Andy Cooper, manager, Pro Audio Application Engineering at Yamaha, reveals the changing expectations of what audio consoles can deliver in theatres and how it relates to price.
How have expectations shifted over the last few years in terms of the capability of a theatre audio console?
Expectations for quality of sound, number of input and output channels and number of internal effects processors have all increased, with very little (if any) expected increase in price of the product. There is also now the added expectation of remote control apps and software, advanced programming of memories/libraries and audio network interfacing. People rarely think of an audio console as a standalone unit these days. It is more like the central hub of a networked audio system, linking to i/o units, wireless mic systems, computer sound-cards, amplifiers, personal monitor systems, etc.
When designing a smaller console, getting the user interface right is crucial
As budgets continue to be stretched, is cost taking precedent over functionality?
Only with the lower ranges of products. You have a budget in mind and squeeze in as many features as possible, without going over the target cost. With more expensive systems, it would be the other way round – list all the necessary features, then find the lowest cost way to achieve it reliably. Perhaps the crossover price point between the two isn’t changing much; at every price point, technology is gradually allowing more and more to be achieved.
How do manufacturers balance the need for a growing number of features onto what are typically smaller consoles?
It’s a challenge. However, many requested features are not necessarily related to the original costs of hardware design and manufacture. If a console can be designed with enough flexibility in its operating system and network protocols (while ensuring reliability), then extra features can be added with relatively little additional cost. For example, Yamaha adding remote control functions for Shure wireless microphone systems from the CL and QL consoles. Or adding Dan Dugan Automixer functionality to the lower cost TF mixers.
When designing a smaller console, getting the user interface right is crucial. ‘Touch And Turn’ knobs alongside a touchscreen is one effective way of providing many useful functions in a small physical space. It’s a combination of clear graphic user interface, hands-on speed and ease of use.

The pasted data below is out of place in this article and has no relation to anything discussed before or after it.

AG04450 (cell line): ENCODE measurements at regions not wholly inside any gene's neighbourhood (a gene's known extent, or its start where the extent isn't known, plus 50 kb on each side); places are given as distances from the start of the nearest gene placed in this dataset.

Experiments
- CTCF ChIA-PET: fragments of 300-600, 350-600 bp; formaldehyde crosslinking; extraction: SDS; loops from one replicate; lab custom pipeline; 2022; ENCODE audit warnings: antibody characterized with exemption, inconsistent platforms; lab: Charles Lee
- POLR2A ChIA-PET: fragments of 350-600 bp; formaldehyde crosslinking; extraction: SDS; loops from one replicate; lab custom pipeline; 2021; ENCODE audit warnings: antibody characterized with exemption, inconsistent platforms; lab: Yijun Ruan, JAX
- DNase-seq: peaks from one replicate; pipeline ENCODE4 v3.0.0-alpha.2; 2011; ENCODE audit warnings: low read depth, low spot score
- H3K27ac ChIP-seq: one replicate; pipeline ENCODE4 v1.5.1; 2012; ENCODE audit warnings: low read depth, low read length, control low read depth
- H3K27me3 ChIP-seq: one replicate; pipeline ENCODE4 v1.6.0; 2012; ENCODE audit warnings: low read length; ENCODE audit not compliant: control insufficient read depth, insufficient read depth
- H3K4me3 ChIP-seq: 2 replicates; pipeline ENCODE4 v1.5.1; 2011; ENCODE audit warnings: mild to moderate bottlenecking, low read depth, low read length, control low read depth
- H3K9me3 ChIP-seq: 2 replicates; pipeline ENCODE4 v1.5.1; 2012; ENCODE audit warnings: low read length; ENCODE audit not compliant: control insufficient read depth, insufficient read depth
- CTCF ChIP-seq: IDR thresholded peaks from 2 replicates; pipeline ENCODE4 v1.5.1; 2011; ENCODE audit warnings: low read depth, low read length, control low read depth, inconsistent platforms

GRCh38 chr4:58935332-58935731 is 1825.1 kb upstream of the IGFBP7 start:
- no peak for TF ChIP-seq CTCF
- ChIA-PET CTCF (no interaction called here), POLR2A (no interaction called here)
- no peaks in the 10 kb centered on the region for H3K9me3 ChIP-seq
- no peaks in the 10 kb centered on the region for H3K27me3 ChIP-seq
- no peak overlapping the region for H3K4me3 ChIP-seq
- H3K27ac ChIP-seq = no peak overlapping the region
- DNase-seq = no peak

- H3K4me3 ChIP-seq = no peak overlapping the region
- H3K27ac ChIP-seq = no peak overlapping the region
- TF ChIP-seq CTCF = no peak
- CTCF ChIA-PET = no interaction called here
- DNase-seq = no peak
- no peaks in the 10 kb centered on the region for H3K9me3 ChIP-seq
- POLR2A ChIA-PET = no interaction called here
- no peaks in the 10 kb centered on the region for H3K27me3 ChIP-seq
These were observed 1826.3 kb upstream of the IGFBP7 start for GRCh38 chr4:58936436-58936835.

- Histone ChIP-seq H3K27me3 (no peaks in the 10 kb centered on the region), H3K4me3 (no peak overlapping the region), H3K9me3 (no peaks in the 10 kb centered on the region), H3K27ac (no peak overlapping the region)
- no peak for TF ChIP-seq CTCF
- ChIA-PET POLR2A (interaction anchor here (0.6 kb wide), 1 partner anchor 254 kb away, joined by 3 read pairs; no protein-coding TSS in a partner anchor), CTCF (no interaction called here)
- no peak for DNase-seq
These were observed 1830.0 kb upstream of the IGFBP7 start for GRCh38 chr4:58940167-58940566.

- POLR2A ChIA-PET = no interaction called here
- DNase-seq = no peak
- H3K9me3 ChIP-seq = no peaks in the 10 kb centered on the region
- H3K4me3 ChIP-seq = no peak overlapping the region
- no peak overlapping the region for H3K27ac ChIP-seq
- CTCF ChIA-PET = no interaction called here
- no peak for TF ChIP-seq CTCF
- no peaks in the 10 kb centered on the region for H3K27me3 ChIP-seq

What features are theatres asking for from console manufacturers that are markedly different to other applications?
There is only a significant difference in the higher budget, larger systems – typically those for use with musical theatre. One feature is that of matrix delays: so audio can be delayed by different amounts from certain inputs to certain outputs. Such features need a lot of processing power, so are only typically found on the highest cost consoles or within dedicated matrix processor devices. Otherwise, the specially-requested features are related to automation and control. For example how to make sure the show sounds the same every day, even when there are different musicians in the orchestra and sometimes different actors on stage! A complex array of libraries, recall filters and copy/paste actions are needed, as well as features like the Yamaha RIVAGE PM10’s ‘Overlay’ which adds an offset to fader levels and Mix sends to all recalled memories, which compensates for temporary changes to the source’s signal level.
Another point is linking to computer automation systems – the console might be required to respond to external triggers from computer. This communication is often kept quite simple, using relay switches or MIDI rather than a more comprehensive (but time consuming to program) network protocol.
Is there still demand for analogue mixers in theatres? Or have things completely shifted to digital?
Analogue mixers are only remaining in the smallest of theatres, those used for training or where amplified sound is rarely needed. It is still easier to train beginners on analogue mixers first, because it is easier to visualise the audio path and to see mistakes. So, in these cases, analogue mixers are selected for ease of use and for low price, rather than any other reason. As scale increases, the benefits of digital mixing become far greater than any negatives there might be. Even in terms of sound quality, nobody can reasonably argue that analogue is better when trying to mix 100 inputs to more than 50 outputs!
Picture: Erkel Theatre in Budapest, Hungary